I actually feel that I am living out my dream. I am giving back to humanity. First of all, I am a Professor of Environmental Science and I do realise that the issue of climate change is real and Nigeria is affected seriously. I also understand that global problems are like environmental issues, even though global in nature, the solutions are local. And so, in my own little way as governor of Cross River State that has 58 percent of the entire forest cover of Nigeria, I owe Nigeria and, indeed, all Africa the responsibility of demonstrating that indeed, we can actually reverse the cataclysmic effects of climate change and instead of speaking, I am doing the working, talking. So, I talk it and I do it.

What do you mean by this?

I mean that I talk it and I do it, that is why we demonstrated commitment to plant five million trees, that is why we have a dedicated Ministry of the Environment and Ministry for Climate Change and Forestry. The truth is that the approach to climate change, particularly when you look at it from the global perspective, has been on adaptation and mitigation. That strategy is what I am advocating for a change, that truly if you want to mitigate against climate change, one practical thing you need to do is to actually put the trees on the ground, plant them, training people on how to manage them, do forest inventory, do stock taking is not adequate, capacity building is good. But, most importantly, let us convert the environment into a form of resource, give people money to grow trees, to plant trees, as they are planting trees, they are reducing the volume of carbon dioxide in the atmosphere, they are reducing the amount of noxious gases in the atmosphere making the climate better and safer for us.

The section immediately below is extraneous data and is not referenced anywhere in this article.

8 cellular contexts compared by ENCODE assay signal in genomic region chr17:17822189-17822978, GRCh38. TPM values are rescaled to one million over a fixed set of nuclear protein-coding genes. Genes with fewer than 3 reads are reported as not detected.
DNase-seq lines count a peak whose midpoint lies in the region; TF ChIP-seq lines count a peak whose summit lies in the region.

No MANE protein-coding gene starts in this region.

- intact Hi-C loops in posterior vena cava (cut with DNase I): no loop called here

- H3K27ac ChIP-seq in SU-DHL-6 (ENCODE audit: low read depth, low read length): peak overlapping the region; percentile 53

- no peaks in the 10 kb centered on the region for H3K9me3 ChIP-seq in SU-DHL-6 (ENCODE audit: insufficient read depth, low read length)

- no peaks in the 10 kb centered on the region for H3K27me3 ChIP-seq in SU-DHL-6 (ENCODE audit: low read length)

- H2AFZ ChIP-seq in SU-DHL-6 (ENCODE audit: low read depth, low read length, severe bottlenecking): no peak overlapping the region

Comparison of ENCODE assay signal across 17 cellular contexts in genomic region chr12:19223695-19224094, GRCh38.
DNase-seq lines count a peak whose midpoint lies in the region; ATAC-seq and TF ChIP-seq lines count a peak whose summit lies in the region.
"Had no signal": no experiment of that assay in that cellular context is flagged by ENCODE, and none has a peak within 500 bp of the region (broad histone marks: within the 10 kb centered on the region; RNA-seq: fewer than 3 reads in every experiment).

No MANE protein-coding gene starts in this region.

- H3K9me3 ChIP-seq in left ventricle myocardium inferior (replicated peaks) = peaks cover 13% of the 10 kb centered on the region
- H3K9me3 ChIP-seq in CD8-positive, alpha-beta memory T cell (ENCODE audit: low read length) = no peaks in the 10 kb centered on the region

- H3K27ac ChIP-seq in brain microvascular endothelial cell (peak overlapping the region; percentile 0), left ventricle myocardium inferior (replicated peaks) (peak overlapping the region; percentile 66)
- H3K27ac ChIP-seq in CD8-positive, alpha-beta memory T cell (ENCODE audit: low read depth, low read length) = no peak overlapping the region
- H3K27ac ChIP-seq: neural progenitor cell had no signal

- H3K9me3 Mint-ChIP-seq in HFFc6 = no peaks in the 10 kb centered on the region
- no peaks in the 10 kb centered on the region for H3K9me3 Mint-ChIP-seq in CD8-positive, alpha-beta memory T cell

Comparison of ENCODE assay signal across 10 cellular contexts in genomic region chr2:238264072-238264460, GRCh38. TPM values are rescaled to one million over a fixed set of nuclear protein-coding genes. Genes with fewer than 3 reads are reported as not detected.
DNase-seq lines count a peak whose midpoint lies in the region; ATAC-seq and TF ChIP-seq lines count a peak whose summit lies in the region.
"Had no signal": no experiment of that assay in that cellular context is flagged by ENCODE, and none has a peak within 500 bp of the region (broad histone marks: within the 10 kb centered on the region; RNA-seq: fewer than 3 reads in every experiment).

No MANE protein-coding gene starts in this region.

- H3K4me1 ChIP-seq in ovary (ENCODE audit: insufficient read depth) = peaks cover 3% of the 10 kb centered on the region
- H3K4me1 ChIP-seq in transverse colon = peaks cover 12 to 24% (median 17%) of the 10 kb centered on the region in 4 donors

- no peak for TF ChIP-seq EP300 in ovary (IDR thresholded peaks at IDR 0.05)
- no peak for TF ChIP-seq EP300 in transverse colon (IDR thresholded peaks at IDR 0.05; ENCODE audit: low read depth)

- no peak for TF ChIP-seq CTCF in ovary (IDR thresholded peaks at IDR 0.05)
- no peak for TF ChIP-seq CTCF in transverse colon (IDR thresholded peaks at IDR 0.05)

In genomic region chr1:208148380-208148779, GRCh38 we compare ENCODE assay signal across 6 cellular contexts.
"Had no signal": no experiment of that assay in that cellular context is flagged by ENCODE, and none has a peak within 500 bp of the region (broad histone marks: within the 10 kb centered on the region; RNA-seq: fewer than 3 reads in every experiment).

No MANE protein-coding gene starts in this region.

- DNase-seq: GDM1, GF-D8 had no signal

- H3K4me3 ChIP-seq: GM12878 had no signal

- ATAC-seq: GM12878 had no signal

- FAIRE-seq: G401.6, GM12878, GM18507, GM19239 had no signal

As the global ambassador for climate change, how can the man on the street contribute to protecting the environment and ozone layer against climate change?